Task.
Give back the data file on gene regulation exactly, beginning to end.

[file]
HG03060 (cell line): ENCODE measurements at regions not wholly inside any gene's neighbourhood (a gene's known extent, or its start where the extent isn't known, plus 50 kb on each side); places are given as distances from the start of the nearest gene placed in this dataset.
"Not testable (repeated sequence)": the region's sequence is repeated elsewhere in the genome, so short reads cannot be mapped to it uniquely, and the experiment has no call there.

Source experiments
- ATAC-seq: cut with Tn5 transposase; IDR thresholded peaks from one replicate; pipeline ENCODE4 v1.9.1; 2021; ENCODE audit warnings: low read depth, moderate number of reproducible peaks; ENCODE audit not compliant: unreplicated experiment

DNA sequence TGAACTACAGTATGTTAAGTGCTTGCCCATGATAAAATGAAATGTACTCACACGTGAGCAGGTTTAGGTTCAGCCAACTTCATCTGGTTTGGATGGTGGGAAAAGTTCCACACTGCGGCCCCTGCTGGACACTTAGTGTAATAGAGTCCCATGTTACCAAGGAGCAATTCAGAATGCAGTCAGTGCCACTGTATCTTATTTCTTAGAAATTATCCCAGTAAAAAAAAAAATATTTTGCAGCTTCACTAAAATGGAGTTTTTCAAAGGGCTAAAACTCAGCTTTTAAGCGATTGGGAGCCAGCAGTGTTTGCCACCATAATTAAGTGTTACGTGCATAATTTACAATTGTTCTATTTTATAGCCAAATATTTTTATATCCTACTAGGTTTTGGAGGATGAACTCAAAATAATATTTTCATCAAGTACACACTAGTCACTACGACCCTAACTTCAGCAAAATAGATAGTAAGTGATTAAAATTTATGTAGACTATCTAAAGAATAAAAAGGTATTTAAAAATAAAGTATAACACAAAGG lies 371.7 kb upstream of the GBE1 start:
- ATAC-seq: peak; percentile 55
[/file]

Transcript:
HG03060 (cell line): ENCODE measurements at regions not wholly inside any gene's neighbourhood (a gene's known extent, or its start where the extent isn't known, plus 50 kb on each side); places are given as distances from the start of the nearest gene placed in this dataset.
"Not testable (repeated sequence)": the region's sequence is repeated elsewhere in the genome, so short reads cannot be mapped to it uniquely, and the experiment has no call there.

Source experiments
- ATAC-seq: cut with Tn5 transposase; IDR thresholded peaks from one replicate; pipeline ENCODE4 v1.9.1; 2021; ENCODE audit warnings: low read depth, moderate number of reproducible peaks; ENCODE audit not compliant: unreplicated experiment

DNA sequence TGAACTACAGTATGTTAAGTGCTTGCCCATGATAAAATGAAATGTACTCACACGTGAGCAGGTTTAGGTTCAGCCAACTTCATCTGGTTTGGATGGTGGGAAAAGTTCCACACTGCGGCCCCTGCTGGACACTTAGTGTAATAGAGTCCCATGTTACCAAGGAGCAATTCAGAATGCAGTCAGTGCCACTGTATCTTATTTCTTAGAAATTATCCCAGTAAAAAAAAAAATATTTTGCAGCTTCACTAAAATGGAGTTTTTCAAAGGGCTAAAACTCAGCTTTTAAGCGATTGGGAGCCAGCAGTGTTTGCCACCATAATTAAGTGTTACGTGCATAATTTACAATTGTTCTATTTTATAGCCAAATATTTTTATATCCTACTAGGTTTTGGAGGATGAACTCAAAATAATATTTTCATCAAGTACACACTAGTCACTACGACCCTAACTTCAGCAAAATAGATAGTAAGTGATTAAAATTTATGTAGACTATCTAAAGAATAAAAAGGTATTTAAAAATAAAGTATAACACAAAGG lies 371.7 kb upstream of the GBE1 start:
- ATAC-seq: peak; percentile 55